Taken as part of a healthy, balanced diet, sugar can be enjoyed in moderation. Your body does not distinguish between the various types of sugar and thus treats them all in essentially the same way, whether they occur naturally in a food or are added.

A healthy diet should include a variety of different types of foods such as:

  • Cereals and cereal products
  • Roots and tubers
  • Fruits
  • Vegetables
  • Legumes (peas and beans)
  • Meat, poultry and fish
  • Dairy products

Some foods contain natural sugar (fruit and milk) while others may have sugar added (ice cream, cakes and biscuits). Added sugar can make nutritious foods more appealing. For example, a glass of lime juice, a bowl of soybean curd or a bowl of red bean soup often taste better with a little added sugar.

The Food & Agriculture Organisation of the United Nations (FAO) has indicated that sugar can play a role in a healthy diet. However, if your energy needs are very low or you are overweight, you should go easy on the total calories consumed from all sources.

Sugar is an important source of energy. As there are no caloric differences between various types of sugar, the body uses sugar in essentially the same way.

During digestion, all carbohydrates, including sugars and starches (e.g. rice, noodles and bread) break down into single units of sugar, which, in turn, are converted to glucose. Glucose travels through the bloodstream to the body’s cells to provide energy or is stored for future use. Glucose is the only nutrient that the brain and red blood cells can use for energy.

Weight gain results when a person regularly consumes more calories than he or she expends because almost all foods contain calories.

The energy content of food is measured in calories or kilojoules. Nutrients such as carbohydrate, protein and fat provide energy for the body. All carbohydrates, including sugars, provide 4 calories (16 kilojoules) per gramme. Protein provides the same amount. Fats provide 9 calories (37 kilojoules) per gramme while alcohol provides 7 calories (29 kilojoules) per gramme.

A lack of exercise also plays a significant role in an individual becoming overweight. If you want to lose weight, nutritionists recommend eating fewer calories from all sources and increasing physical activity.

Researchers have yet to discover why diabetes occurs. However, there is strong evidence to suggest that sugar does NOT cause it. A proper lifestyle, including regular physical activity and maintaining a healthy weight, helps reduce the risk of diabetes.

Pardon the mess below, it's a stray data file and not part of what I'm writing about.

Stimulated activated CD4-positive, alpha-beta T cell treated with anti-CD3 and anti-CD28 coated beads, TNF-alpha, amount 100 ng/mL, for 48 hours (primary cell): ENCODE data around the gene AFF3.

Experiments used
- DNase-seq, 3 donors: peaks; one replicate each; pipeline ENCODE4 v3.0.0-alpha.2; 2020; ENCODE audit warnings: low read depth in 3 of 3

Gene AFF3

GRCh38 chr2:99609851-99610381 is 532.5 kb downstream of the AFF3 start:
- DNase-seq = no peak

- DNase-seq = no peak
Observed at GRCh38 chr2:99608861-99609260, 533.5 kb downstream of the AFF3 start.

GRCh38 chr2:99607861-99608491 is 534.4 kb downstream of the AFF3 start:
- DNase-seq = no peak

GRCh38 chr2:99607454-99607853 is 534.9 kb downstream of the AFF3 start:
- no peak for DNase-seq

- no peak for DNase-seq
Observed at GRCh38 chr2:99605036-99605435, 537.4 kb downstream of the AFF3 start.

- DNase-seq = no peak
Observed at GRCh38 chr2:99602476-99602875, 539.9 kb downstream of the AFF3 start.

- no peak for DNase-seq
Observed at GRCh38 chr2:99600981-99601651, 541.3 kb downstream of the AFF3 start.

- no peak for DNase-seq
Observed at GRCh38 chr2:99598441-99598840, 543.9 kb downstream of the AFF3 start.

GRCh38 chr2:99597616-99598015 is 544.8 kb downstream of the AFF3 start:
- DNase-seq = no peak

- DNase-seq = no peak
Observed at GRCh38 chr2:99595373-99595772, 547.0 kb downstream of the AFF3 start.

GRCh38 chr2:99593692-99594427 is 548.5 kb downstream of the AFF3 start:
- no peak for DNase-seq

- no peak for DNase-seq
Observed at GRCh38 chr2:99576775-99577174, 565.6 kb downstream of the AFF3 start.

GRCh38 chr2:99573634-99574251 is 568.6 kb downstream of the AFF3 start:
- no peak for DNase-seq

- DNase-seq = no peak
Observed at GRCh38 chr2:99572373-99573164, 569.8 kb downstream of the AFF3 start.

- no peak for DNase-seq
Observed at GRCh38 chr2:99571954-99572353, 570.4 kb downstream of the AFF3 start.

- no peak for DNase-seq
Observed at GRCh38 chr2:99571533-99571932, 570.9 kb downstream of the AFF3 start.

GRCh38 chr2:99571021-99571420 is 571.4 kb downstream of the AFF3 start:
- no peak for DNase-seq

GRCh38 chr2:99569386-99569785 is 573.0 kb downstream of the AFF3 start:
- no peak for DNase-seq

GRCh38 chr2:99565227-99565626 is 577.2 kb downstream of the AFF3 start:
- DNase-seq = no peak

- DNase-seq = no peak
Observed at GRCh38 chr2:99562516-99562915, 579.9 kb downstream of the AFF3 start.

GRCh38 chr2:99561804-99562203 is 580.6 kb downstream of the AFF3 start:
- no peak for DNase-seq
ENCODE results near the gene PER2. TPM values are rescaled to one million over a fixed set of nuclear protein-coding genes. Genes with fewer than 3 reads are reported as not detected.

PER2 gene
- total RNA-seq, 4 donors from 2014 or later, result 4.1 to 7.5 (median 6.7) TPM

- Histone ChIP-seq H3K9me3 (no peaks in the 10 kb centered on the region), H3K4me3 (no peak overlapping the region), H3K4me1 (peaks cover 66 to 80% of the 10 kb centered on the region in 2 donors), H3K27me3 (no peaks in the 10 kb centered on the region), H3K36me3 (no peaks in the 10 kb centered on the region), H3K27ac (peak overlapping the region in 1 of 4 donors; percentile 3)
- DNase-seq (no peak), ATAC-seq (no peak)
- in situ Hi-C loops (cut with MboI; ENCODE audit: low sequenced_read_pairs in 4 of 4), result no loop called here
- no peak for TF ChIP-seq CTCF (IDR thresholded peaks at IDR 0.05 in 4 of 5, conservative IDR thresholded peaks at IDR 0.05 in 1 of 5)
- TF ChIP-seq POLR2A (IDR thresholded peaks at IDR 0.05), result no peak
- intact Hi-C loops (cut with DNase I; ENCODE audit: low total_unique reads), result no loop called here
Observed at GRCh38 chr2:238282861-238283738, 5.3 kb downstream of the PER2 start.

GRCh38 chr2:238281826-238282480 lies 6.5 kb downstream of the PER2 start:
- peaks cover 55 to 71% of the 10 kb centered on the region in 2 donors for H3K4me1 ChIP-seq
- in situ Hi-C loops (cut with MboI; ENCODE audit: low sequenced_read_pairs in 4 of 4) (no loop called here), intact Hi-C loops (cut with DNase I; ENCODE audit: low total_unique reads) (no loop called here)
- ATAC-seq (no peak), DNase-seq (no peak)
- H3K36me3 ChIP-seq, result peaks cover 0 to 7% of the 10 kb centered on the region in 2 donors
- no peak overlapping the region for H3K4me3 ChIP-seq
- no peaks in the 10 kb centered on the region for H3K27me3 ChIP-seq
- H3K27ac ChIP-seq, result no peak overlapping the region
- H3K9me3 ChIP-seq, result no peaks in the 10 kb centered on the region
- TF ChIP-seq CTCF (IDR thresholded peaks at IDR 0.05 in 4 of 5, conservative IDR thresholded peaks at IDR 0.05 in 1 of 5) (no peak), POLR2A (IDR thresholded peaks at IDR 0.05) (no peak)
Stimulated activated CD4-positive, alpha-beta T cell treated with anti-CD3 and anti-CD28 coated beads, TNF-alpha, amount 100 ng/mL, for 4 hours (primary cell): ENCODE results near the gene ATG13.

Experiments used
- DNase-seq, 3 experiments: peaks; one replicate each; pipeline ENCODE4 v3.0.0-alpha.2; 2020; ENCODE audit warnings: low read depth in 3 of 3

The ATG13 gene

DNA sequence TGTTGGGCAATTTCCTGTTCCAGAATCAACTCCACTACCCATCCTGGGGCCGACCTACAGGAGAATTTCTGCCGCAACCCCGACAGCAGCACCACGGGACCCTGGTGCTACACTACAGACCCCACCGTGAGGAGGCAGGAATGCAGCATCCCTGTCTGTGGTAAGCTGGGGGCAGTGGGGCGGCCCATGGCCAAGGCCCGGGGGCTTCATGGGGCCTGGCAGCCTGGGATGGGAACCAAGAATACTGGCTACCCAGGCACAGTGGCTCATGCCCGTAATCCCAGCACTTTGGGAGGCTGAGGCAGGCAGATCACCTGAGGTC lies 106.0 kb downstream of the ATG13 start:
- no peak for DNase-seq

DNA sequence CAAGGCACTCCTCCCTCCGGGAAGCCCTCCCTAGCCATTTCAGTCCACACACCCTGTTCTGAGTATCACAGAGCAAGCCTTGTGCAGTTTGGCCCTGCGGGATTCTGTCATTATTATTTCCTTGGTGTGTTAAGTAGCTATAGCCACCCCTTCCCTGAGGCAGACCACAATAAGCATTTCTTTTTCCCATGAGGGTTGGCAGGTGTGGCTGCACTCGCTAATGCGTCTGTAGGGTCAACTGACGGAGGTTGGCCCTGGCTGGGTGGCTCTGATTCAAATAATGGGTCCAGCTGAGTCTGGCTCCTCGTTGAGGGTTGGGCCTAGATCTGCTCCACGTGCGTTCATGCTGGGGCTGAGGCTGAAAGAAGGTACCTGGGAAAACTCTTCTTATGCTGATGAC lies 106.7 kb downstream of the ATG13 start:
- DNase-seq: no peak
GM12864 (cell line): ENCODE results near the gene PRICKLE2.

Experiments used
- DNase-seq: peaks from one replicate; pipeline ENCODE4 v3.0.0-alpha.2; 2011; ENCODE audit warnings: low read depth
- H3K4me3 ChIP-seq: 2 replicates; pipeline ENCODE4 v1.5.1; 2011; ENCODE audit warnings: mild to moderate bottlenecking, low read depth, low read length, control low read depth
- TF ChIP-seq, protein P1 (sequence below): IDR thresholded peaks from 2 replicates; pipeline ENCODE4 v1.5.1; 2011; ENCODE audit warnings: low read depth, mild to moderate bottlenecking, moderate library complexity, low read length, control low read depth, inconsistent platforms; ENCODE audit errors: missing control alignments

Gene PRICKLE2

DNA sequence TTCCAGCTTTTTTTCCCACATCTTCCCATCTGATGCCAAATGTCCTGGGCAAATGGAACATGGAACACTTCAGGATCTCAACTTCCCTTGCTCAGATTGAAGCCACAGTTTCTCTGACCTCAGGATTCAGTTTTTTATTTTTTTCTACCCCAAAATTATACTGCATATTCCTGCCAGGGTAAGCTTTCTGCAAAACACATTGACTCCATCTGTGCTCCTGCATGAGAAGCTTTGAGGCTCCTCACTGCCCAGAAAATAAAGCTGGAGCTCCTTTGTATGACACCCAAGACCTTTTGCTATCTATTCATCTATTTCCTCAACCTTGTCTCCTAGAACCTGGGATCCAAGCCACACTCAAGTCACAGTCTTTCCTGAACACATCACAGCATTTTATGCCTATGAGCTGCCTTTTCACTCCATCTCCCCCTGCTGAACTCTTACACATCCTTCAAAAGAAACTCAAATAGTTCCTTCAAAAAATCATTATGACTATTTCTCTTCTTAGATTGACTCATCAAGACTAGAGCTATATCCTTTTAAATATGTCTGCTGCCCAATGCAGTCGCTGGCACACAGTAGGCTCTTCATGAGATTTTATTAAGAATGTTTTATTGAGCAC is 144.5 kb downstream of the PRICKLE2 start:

Recent nutritional guidelines from the Food & Agriculture Organisation of the United Nations and the World Health Organisation state that most diabetics can enjoy moderate amounts of sugar each day as part of mixed meals.

Eating sugar does NOT cause hyperactivity. In a recent study, researchers examined the effect of sugar on the behaviour of certain children, who were selected because their parents believed their kids reacted negatively to sugar. The study found no difference in the behaviour of these young ones when they ate higher-than-normal amounts of sugar compared to when they consumed diets low in sugar.

Research actually suggests that sugar tends to have a calming effect on both children and adults. This effect, however, could go unnoticed due to other influences, for instance, the excitement of a birthday party or festival, which could override the calming effect.

Tooth decay is the result of various factors, including hereditary tendencies and the make-up and flow of saliva. Sugar and other carbohydrates such as rice, noodles and bread also play a part. Bacteria found on the teeth use carbohydrate to make acid and over time, these acids can break down the tooth enamel to form cavities.

A frequent intake of foods or drinks that contain carbohydrate may increase the chance of tooth decay by not allowing saliva sufficient time to neutralise the acids. The use of fluoride toothpastes and better dental care, however, has led to a decline in tooth decay in recent years.

Many lifestyle and hereditary factors play a role in the development of heart disease. These include obesity, a high intake of fat (especially saturated fats), a low intake of fruits and vegetables and a lack of exercise. Sugar, however, has NOT been identified as a risk factor for heart disease.